Apparently it’s a Junkyard Out Here

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Biodegradable vs Non-Biodegradable Waste, Angeles National Forest, California Photo of Biodegradable vs Non-Biodegradable Waste, Angeles National Forest, California

Depending on the season and weather conditions, my local area can look beautiful occasionally on the surface. Upon a closer look you will find tree carvings usually of the Boy + Girl variety, you will find a lot of beer cans, and gang graffiti on the granite rocks. Ahh, the drawbacks of having a rugged wilderness area in Los Angeles County. Oh yes!

It’s this type of stuff that I have to deal with every time I go out shooting near my house. As much as I want to shoot only pretty pictures, I want to be honest and won’t make any illusions about what it is like to spend time in the San Gabriel Mountains. Hopefully my pictures will at least make a few people angry enough to positively influence those around them. Making people care about the environment is an uphill battle for sure in this area especially when the average person you see on a trail is a dad with his three young boys wearing sandals and breathing as if oxygen is going out of style, or teenage skinny-dippers in the creek.

I found fall foliage swirling very fast in this creek and used long exposure times to get them blurred. However I couldn’t ignore the fact that a discarded beer can was also in the water. So I took the aluminum can out of the water and set it on the dry leaves. I wanted to do a visual metaphor for the moving leaves representing nature’s cycle of life and the can not going anywhere; which is exactly what non-biodegradable waste does. It stays around forever. Don’t litter.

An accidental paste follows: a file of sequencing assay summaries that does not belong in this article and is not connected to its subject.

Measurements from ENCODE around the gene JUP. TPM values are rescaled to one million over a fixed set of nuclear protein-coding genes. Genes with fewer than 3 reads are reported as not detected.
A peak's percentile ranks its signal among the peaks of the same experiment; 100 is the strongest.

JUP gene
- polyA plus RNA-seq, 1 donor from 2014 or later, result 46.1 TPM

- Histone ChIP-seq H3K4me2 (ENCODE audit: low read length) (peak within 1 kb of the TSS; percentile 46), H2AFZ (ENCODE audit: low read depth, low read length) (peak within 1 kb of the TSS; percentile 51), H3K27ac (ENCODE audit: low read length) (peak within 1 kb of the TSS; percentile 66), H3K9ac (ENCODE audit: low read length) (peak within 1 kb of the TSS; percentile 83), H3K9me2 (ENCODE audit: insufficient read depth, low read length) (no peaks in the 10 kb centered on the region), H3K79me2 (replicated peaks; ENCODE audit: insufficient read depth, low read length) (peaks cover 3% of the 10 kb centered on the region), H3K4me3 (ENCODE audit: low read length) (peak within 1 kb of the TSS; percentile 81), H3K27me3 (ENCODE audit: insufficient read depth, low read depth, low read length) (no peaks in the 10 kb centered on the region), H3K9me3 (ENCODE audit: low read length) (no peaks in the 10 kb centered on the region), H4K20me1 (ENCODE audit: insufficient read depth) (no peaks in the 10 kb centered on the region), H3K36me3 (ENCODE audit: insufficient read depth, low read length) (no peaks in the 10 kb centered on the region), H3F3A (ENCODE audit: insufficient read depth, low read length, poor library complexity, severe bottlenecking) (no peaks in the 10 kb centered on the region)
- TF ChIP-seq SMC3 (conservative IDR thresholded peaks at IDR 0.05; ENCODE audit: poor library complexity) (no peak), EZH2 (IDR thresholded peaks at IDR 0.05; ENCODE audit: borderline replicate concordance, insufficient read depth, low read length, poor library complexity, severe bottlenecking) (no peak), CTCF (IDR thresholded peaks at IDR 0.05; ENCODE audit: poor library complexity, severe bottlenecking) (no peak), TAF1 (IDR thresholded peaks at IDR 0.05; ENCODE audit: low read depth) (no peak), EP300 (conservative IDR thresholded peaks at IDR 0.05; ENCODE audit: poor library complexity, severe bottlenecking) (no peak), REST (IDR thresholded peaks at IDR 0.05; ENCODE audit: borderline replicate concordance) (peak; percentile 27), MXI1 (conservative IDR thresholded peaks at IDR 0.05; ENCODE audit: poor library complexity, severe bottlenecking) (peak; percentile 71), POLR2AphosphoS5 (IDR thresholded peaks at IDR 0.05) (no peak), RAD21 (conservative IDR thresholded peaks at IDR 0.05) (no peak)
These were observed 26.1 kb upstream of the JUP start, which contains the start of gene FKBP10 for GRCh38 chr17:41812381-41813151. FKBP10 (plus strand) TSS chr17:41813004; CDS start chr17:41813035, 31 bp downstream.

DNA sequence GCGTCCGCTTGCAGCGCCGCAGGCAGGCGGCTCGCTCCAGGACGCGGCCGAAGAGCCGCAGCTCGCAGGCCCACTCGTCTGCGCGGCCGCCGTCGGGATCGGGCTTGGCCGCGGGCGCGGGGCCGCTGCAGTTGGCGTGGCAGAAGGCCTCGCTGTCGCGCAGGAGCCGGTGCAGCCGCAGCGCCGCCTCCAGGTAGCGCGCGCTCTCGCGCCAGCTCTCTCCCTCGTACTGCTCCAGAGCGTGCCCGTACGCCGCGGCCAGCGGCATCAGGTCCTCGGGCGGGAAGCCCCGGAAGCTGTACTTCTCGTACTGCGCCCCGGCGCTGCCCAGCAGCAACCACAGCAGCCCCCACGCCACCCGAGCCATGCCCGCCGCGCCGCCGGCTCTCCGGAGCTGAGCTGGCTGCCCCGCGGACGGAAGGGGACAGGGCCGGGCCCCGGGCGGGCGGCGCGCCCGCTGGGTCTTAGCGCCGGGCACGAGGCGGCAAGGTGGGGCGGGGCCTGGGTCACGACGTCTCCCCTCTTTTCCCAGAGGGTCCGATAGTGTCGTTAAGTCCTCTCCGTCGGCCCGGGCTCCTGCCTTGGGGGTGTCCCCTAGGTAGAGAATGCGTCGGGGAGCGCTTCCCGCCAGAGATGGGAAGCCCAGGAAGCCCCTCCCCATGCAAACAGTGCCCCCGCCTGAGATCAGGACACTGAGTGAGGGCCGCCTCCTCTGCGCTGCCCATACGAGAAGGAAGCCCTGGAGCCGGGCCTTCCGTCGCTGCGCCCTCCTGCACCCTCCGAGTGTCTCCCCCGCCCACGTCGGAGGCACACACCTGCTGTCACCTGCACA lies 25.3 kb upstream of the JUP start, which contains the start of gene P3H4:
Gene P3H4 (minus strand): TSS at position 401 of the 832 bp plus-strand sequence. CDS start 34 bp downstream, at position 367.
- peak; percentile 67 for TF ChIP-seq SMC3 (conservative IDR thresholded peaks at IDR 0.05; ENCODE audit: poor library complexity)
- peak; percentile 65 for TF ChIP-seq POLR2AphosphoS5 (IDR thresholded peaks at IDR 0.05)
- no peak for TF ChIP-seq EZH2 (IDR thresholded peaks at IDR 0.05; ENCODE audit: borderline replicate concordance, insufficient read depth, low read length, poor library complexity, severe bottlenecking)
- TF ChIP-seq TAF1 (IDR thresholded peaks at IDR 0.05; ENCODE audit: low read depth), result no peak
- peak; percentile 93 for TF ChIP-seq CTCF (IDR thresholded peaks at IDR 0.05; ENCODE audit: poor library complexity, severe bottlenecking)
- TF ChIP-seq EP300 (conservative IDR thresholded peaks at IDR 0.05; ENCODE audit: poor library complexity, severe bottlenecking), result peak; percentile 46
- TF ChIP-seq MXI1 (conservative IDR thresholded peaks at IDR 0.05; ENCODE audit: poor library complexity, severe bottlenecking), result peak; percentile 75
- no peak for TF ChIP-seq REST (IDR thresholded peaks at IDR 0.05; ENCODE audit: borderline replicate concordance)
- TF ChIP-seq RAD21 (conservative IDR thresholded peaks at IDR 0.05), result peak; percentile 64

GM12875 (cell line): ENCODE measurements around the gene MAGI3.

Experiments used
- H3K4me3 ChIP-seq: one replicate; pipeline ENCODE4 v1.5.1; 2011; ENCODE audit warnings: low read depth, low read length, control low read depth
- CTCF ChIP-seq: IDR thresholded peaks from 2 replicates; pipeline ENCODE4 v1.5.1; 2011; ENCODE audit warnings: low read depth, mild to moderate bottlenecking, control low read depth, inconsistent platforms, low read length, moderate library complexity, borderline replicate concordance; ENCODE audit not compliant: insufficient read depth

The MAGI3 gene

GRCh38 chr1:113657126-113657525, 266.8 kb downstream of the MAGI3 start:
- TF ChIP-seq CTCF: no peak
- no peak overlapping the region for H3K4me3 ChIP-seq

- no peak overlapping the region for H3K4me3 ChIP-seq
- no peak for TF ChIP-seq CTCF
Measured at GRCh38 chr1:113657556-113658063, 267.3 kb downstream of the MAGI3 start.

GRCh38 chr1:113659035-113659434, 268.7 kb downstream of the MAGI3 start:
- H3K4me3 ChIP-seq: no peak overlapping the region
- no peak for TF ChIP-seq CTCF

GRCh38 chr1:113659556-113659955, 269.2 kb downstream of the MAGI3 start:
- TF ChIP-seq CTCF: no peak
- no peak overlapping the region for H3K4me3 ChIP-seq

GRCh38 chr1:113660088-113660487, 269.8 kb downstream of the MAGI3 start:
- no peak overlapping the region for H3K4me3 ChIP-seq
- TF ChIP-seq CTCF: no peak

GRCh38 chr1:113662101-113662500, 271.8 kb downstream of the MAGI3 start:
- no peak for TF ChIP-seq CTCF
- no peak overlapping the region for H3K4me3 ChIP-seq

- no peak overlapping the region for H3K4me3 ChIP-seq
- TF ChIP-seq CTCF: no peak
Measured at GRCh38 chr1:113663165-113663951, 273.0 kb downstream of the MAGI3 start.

See more of my environmental photography.


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8 thoughts

  1. Richard,

    I see your point and I see that you want to make a statement. I wouldn’t argue from an artistic point of view though. Artistically it is completely irrelevant if there are beer cans and graffiti. Art is not about the subjects, it is about their representation. I can complain about no color and no lines being present (which is almost never the case), but why should I complain about graffiti? Vivid colors, keen lines, and all for free, even when the light is dull and no “snapshooter’s subject” is available. Not too shabby!

    Whether you get applause from the crowds, that’s another question. For the images on my blog, I can pretty accurately predict which ones will get no comments, and this is OK. They may not mean anything to most viewers, but that does not make them less valuable to me. It’s probably not about the subject at all any more, it’s probably a statement about geometric configurations, even when the things that I bring in relation with each other, are in reality litter. Not all beauty is superficially pretty.

    Andreas

  2. Andreas, I appreciate your chiming in. However, I think you missed the point of the blog post. A wilderness area is meant to be preserved in a relatively natural state. When man opts to deface nature then that is not only disrespectful to the community but criminal behavior here in the U.S. If someone wants to graffiti a wall that they own then that is up to them, but for gods sake don’t F up the planet for everyone else.

    I do agree with you to an extent that there is some artistic merit to graffiti but there is an appropriate time and place for everything. A national forest, it is not. I am a nature-lover, this issue has nothing to do with artistic integrity.

  3. Richard, I perfectly agree with you, but you missed my point. I did not say that the graffiti themselves have artistic merit (some of them do), but what you can make of them in your photography may have.

    It was your half-sentence “As much as I want to shoot only pretty pictures, …” that sparked my comment. My point is, that artistic imagery does not need subjects that are necessarily “pretty” in the widely agreed sense.

    As to the environment, I am completely with you 🙂

    Andreas

  4. Thanks for the clarification Andreas. Yes I do agree that there can be art found potentially in most anything. By the sentence you quoted, I was referring to traditional nature landscape photography which features limited evidence of man in wilderness areas.

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